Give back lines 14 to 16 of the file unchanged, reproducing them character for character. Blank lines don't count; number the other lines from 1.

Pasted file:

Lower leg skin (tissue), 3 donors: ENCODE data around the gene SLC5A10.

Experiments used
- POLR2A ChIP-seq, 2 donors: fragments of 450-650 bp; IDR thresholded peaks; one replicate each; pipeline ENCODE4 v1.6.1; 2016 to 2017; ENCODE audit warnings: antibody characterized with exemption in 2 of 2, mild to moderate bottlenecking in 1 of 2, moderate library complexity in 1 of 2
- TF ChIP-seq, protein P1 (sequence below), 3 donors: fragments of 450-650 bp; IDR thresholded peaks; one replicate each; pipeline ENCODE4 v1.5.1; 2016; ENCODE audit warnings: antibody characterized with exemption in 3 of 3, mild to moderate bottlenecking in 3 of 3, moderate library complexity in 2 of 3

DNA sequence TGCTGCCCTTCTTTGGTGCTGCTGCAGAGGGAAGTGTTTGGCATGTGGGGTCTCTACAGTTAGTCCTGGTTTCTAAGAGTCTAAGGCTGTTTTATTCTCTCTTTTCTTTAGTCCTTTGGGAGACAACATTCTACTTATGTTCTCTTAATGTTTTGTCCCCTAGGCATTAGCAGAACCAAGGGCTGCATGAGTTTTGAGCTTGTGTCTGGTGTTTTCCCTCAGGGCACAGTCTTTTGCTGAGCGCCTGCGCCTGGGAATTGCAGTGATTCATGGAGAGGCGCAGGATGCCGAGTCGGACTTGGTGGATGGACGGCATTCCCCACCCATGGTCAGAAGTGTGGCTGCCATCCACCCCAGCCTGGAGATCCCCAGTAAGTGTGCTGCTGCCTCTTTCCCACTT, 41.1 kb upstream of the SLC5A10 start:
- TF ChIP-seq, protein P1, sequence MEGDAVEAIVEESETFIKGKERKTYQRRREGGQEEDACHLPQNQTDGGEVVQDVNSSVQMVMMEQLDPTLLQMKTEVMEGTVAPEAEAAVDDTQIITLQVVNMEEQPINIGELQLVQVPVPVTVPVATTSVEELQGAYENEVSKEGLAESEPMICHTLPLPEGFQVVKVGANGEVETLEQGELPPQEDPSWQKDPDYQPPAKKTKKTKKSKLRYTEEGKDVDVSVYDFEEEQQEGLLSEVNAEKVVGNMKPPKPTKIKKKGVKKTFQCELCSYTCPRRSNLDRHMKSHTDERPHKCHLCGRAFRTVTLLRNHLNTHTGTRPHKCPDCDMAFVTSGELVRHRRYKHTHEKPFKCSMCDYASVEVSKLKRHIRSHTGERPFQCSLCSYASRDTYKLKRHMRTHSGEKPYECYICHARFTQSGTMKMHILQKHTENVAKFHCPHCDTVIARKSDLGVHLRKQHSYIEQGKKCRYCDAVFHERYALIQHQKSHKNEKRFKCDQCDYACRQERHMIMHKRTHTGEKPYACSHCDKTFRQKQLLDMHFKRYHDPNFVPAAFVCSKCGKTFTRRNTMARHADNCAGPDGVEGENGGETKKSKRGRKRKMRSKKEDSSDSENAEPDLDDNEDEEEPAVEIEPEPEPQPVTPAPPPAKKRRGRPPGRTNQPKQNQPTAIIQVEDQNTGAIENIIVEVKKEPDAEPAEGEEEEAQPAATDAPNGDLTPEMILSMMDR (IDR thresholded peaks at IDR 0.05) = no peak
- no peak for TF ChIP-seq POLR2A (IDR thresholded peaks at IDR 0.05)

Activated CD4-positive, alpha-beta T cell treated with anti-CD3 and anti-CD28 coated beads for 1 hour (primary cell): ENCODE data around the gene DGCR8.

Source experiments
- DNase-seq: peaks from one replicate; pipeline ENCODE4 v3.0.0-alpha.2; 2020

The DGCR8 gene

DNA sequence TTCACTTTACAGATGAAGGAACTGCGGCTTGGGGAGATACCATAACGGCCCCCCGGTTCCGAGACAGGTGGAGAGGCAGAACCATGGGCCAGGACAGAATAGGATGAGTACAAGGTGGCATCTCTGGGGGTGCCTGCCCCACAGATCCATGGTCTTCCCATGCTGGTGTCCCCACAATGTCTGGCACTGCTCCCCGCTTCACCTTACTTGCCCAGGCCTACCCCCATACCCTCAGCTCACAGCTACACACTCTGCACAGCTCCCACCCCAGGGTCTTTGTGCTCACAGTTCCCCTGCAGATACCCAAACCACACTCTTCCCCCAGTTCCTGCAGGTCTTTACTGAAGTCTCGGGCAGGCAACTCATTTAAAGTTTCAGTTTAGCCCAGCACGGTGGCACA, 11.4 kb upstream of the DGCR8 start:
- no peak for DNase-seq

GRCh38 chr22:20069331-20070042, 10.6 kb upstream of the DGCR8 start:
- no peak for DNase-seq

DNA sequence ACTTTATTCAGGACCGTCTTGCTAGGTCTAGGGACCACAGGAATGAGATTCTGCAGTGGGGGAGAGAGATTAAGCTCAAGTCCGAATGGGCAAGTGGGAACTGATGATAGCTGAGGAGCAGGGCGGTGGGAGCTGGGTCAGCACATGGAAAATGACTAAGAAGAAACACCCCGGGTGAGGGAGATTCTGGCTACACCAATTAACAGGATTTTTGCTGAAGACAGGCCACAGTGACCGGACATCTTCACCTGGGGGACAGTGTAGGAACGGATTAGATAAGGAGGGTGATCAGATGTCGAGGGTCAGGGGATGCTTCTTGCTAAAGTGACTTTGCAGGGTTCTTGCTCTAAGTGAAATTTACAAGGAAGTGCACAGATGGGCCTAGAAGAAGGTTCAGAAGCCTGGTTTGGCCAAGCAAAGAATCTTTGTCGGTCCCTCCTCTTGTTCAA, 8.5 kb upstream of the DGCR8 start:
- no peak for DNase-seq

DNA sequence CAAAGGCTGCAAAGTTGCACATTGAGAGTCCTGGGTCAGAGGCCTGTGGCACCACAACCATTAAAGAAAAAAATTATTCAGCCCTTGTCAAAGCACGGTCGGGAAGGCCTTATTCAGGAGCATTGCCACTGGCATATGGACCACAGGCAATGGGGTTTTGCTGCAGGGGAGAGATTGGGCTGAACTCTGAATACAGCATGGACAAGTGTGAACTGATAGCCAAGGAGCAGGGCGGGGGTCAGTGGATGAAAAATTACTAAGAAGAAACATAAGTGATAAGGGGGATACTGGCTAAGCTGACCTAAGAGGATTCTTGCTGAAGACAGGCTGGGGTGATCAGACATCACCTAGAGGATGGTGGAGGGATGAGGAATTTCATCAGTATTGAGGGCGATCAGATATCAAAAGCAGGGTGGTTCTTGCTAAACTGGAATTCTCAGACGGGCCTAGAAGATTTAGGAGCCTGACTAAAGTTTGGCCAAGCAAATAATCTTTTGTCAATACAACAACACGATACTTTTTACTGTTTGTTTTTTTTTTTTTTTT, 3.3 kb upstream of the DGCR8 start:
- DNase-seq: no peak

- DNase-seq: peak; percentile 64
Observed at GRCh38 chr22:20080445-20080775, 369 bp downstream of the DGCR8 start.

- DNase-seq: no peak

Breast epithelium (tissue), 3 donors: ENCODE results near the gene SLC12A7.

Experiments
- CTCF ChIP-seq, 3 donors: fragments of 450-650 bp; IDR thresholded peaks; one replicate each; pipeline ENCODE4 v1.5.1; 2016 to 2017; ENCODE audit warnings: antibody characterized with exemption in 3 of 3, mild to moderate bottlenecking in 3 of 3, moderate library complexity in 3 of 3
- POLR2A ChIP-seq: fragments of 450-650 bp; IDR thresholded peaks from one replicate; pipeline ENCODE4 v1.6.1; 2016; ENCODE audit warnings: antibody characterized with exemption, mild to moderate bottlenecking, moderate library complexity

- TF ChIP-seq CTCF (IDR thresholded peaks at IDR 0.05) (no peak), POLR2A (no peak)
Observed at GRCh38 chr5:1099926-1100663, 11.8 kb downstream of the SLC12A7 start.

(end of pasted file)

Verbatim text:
GRCh38 chr22:20069331-20070042, 10.6 kb upstream of the DGCR8 start:
- no peak for DNase-seq

DNA sequence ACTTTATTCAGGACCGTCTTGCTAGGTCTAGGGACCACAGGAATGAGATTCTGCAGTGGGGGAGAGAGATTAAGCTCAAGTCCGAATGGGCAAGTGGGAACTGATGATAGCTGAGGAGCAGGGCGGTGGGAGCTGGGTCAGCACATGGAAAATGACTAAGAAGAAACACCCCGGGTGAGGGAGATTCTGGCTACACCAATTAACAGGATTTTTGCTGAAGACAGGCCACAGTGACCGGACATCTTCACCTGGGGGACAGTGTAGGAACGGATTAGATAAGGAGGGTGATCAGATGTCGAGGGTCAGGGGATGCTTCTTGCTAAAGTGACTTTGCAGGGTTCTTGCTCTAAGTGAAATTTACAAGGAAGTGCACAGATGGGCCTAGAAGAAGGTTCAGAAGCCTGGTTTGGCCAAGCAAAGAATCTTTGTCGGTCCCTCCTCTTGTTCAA, 8.5 kb upstream of the DGCR8 start: